Cathy River's latest blog re-post from Love this!


This past week I have been introducing my 2 year old filly to the bit. First two times, no problem. She was willing to put it in her mouth and she chewed and fussed on the rubber snaffle. Then came bit attempt #3 and out came the “You Can’t Make Me!” For little Peg, she decided there was nothing in it for her in putting that awkward thing in her mouth. She was done.

Now, knowing that wearing a bit is the next step in her training to become a riding horse, I could force the issue or I could train the issue. This is one of those crucial turning points. And the path you choose depends on the horse’s personality and learning style. When Peg’s older brother, Andrew, got to this same point, the answer was to just put the bit on him, anyway I could, and let him figure it out. Andrew’s an easy going guy that just wants to please me. I could push him on this particular topic and I knew he’d work it out and not hold anything against me.

Now Peg is different. She has to understand everything; she has to decide things are okay. If I put too much pressure on her she checks out. However, if I break things down in to nice little bits, let her have small successes, all of a sudden she gets the big picture and all resistance melts away. And most of all, she will never forget, the new skill is in her ‘toolbox’ forever. With Peg, and my other horses that learn this same way, the moment I get a whiff of “You Can’t Make Me” I immediately adjust my training methods and break things down into small little steps.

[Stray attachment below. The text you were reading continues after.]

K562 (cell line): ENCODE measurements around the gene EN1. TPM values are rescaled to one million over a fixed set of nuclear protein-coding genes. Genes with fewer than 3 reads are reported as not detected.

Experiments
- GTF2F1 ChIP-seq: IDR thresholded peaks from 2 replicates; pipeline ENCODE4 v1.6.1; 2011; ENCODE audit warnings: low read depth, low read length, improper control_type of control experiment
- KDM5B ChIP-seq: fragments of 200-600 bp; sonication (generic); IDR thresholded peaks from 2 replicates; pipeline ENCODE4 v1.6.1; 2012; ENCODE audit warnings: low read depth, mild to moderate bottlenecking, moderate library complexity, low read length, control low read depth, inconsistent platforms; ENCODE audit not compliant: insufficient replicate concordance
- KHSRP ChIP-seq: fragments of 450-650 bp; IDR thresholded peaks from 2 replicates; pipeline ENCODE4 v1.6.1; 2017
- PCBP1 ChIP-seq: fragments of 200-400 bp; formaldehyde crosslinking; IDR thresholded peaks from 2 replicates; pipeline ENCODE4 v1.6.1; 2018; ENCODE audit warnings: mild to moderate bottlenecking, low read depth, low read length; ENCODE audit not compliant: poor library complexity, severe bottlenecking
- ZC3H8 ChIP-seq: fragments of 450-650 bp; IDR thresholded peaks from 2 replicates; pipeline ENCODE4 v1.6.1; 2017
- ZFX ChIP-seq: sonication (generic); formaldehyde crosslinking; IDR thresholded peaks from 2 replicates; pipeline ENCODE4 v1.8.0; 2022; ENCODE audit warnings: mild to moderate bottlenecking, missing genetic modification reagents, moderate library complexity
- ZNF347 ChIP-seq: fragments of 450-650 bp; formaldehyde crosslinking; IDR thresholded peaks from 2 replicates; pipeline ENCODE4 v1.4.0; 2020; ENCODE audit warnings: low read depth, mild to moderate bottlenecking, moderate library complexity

So I want to ask you, “Where are you shutting down and stopping? Where are you checking out? Where is your progress blocked and you just can’t find a way through it?

Are you trying to force yourself to just get something done? And getting more discouraged in the process?

Anywhere in your life where you are forcing yourself and still feeling resistance, it is time to back off and try a new approach. Stop forcing and start training yourself. Break things down into small little steps where you can give yourself small, but frequent successes. Make it into a game that you can win. Don’t be afraid of making the steps too small. Small and steady will get you to your goal where forcing was not working.

© 2012 Big Horse Dreams, Inc.

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Cathy Rivers and Big Horse Dreams

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Comment by wildehex on May 22, 2012 at 10:03am

The question is why the horses 'properly' do behaviors and what causes them to refuse the handler/rider.  Horses are fairly simple souls, and easily convinced of behaviors which suit their nature and balance.  And with something this simple ideally the bit is presented in the first place in a way the horse never refuses, but if it does then simply hold the bridle/bit in the right hand and over the nose, and put the left pointer finger into the lips (between the teeth/onto the tongue) and the horse opens the mouth. Most of the time when this happens the bit has hit the teeth above the bit.  And for me I always have honey/fruit roll ups/etc on the bit in the first couple of times.  It is where educated horsemen should teach those less experienced for the good of the horse.

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